Sarah Palin's Tweet: A Typo or Something Worse?

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Earlier this morning, Sarah Palin tweeted:

"Pennsylvania:makes sense 2 send GOP 2 DC 2 avoid PA economic disaster that will occur under Obama/Pelosi Cap & Tax scheme;workers need Raese"

And ... within an hour, this had become a news story. Palin confused Republican Senate candidate
Pat Toomey with John Raese (or Pennsylvania with West Virginia). And ... within a slightly longer period of time, it had become a story about it becoming a news story. (Some liberal activists obsess over someone they consider irrelevant -- and obsess over people who cover someone they consider irrelevant.)

I think Sarah Palin made a careless error here. Our vice president, who is quite smart, has made a number of similar errors, often on the campaign trail, often in front of actual audiences. Having myself made tweet typos like that -- and worse --- it's hard to see how confusing the names of two Senate candidates qualifies as evidence for stupidity. When Palin contradicts herself or makes policy mistakes, feel free to go to town with that evidence and build her into whatever you think she is. But a typo is a typo.

Carelessness, however, is not trivial. To her supporters, Sarah Palin's to-heck-with-all-y'all style, her lack of preparation and attention to detail, her refusal to take outside advice, is refreshing. But Palin does not exist in a vacuum. She will need to better hone her skills as a retail politician if she wants to run for president. She will need to pay more attention to detail. She will need to make fewer typos. She will need to spend more time thinking about politics and policy and everything else. She will not survive a week's worth of campaigning in Iowa if she does not take politics seriously.

Now one reason why Palin responds so quickly to criticism is because she gets criticism for every tiny mistake. To her, it's like the lower 48 jumps on her back at the slightest malapropism. That's an exaggeration, but it's what she feels, and it helps explain her bunker mentality.

When Palin tweets something positive, like her endorsement of Christine O'Donnell, it makes frontpage news. Her tweets have become the way Palin interacts with the rest of Big Media, because she doesn't talk to us.

So in that environment, she should know that her tweets will be scrutinized, and that the bad comes with the good and is part of the game, or the freakshow.

Palin can't have it both ways: she can't expect the media to lavish attention on her endorsement tweets and then not be able to take the criticism that accompanies a tweeting blunder. If the media ignored Palin's endorsements and only focused on her mistakes, she'd have less of a case to make. But the media inflates her power by covering her endorsements.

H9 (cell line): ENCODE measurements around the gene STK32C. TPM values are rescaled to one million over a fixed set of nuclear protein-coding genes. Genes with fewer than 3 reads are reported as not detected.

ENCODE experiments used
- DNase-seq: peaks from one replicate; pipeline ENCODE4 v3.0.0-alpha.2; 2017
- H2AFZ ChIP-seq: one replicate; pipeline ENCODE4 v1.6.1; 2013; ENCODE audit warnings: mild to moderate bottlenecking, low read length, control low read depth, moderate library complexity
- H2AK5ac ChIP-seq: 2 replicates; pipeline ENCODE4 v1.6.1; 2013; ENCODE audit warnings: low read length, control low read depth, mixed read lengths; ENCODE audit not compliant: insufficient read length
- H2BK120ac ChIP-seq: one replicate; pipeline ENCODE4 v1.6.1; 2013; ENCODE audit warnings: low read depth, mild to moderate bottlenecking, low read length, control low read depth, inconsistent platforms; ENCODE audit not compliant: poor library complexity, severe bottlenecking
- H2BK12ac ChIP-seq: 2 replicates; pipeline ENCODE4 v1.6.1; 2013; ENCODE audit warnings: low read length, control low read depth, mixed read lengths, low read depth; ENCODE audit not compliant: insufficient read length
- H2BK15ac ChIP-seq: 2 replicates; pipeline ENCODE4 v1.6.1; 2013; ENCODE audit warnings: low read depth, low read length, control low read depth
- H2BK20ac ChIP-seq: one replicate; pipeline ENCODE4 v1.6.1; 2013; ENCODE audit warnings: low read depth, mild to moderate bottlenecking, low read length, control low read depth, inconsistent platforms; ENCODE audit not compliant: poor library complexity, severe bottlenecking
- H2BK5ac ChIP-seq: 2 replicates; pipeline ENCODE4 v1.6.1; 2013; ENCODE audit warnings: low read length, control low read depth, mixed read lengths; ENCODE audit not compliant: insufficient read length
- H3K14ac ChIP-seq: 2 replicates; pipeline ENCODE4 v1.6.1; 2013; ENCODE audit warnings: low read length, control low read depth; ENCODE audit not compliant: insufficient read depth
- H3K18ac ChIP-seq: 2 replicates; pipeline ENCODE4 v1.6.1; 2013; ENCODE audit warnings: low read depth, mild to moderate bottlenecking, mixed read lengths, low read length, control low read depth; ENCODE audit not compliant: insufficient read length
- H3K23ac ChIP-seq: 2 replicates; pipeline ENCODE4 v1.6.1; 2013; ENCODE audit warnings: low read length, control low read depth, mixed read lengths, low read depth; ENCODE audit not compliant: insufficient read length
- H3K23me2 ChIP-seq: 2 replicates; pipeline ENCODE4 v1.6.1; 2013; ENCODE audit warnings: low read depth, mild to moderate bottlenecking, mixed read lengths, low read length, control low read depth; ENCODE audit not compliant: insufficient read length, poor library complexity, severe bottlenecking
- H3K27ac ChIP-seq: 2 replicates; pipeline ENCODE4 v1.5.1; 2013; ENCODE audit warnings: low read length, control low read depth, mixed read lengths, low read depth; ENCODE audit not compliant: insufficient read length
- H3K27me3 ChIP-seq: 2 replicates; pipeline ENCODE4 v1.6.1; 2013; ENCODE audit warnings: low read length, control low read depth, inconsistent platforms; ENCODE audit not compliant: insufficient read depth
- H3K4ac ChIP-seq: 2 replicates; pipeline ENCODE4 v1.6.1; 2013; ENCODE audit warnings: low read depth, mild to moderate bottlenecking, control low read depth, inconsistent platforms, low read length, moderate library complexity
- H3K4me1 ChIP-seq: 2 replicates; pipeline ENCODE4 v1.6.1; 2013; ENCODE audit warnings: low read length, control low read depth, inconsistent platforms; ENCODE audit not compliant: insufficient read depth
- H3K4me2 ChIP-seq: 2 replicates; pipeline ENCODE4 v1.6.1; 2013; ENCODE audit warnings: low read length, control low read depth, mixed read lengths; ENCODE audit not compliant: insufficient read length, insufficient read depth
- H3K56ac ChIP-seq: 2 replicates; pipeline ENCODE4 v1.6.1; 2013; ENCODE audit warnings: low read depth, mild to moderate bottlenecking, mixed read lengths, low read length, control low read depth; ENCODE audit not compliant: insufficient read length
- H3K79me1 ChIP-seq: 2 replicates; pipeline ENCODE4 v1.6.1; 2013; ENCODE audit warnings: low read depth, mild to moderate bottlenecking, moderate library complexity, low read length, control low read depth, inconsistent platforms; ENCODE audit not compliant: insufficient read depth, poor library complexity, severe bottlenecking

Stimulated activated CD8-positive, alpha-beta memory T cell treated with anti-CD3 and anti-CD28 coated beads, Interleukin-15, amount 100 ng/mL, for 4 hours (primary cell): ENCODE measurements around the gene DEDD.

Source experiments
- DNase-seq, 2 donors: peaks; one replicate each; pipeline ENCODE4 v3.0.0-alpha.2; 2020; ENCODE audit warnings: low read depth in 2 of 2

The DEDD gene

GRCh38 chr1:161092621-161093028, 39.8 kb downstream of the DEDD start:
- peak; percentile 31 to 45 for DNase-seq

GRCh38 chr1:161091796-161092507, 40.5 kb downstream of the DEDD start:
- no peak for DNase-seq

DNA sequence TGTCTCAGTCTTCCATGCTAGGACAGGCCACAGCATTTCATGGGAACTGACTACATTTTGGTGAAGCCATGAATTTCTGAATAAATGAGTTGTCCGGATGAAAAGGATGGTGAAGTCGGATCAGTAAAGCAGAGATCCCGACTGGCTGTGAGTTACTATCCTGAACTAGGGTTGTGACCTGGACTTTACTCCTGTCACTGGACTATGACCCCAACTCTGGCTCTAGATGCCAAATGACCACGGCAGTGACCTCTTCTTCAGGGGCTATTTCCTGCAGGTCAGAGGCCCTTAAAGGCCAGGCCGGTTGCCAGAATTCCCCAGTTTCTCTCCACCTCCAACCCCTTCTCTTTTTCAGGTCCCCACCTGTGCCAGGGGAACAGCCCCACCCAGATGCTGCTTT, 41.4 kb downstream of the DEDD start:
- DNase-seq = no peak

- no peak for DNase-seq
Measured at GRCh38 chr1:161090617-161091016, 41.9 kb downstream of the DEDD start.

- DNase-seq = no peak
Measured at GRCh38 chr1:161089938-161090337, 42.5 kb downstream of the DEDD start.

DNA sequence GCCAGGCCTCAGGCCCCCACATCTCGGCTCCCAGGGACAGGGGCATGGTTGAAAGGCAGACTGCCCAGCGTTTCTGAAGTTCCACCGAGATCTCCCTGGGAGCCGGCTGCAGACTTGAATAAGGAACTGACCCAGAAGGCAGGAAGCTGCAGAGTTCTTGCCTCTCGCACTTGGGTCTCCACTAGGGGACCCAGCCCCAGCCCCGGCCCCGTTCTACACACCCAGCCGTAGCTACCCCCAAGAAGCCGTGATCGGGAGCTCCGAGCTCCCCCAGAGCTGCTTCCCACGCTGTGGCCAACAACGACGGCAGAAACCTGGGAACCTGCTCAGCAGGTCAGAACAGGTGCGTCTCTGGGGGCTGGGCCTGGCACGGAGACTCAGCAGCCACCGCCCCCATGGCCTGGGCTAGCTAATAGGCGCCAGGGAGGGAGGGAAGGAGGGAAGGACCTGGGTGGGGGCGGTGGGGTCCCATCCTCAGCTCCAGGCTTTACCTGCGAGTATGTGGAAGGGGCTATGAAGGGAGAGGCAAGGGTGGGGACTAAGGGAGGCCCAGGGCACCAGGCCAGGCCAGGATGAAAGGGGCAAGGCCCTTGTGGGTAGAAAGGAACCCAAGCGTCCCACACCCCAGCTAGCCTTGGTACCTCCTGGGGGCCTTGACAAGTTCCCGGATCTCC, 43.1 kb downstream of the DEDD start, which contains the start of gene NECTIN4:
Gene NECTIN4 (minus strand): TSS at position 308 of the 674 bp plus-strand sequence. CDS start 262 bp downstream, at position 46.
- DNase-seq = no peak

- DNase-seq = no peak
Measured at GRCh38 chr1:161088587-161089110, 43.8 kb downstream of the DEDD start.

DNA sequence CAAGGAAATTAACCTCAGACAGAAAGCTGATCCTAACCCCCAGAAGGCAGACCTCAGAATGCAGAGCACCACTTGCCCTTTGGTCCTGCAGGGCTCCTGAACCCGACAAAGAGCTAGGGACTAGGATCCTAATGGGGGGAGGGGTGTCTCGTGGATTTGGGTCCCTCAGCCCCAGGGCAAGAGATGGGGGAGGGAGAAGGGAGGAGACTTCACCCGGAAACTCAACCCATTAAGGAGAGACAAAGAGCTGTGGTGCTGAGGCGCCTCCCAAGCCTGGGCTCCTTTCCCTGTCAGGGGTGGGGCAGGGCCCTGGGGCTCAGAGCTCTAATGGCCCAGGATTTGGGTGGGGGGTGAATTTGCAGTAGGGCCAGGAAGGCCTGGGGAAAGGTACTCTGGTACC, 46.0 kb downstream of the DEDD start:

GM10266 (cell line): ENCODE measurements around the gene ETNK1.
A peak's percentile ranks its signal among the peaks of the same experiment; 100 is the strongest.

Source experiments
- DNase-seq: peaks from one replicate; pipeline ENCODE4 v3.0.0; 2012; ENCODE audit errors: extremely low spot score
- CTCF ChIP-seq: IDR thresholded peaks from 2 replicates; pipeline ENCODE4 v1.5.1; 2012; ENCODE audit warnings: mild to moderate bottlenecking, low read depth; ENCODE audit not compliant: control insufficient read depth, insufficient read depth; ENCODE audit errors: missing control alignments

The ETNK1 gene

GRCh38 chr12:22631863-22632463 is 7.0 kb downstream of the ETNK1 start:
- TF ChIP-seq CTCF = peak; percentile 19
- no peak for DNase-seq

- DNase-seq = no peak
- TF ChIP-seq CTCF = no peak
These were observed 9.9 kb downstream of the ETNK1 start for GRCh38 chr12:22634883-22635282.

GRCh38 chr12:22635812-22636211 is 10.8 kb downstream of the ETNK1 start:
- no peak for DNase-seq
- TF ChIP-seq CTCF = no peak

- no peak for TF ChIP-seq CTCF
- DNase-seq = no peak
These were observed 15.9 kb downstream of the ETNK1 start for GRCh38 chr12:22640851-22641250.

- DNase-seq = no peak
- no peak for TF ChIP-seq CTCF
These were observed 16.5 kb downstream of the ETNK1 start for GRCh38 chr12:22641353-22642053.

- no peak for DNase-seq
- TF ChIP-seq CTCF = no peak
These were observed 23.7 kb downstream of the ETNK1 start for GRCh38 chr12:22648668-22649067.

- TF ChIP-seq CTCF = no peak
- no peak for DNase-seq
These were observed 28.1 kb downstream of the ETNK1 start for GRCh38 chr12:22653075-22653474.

Maybe Palin shouldn't care what the "lamestream media" thinks, but the fact that every other tweet refers to, well, us, suggests that she does care what we think. In other areas, she's mastered the freak show arena that is modern American politics. She gets attention and knows how to channel that attention into the things she wants to do.

Palin might not able to BS her way through an Ivy League seminar like everyone here at The Atlantic can, she's not very good when interviewers aren't friendly, she is careless and inattentive to detail, but stupid she isn't -- she's not stupid. She knows how to manipulate the media.

That Palin isn't stupid does not mean she is qualified to be president, or is particularly smart. There's no question that even among Republicans, a lot of folks feel that she doesn't have the intellectual chops to be president. Palin should know this by now -- she should know that the "credibility" bar bears little room for error, and that tweets like this are symbolic of her potential greatest challenge: learning that details matter. (People noticed when she didn't pronounce Nick Saban's name correctly, and when she misquoted John Wooden.)

Also: Palin needs to admit that she's a human in order to be treated more like a human. When she makes a mistake, she ought to admit it. But she's used to media bullying, and so she probably expects it -- and when it comes, her instinct is to double down, which just perpetuates both the gaffe and the negative coverage.

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Marc Ambinder is an Atlantic contributing editor. He is also a senior contributor at Defense One, a contributing editor at GQ, and a regular contributor at The Week.

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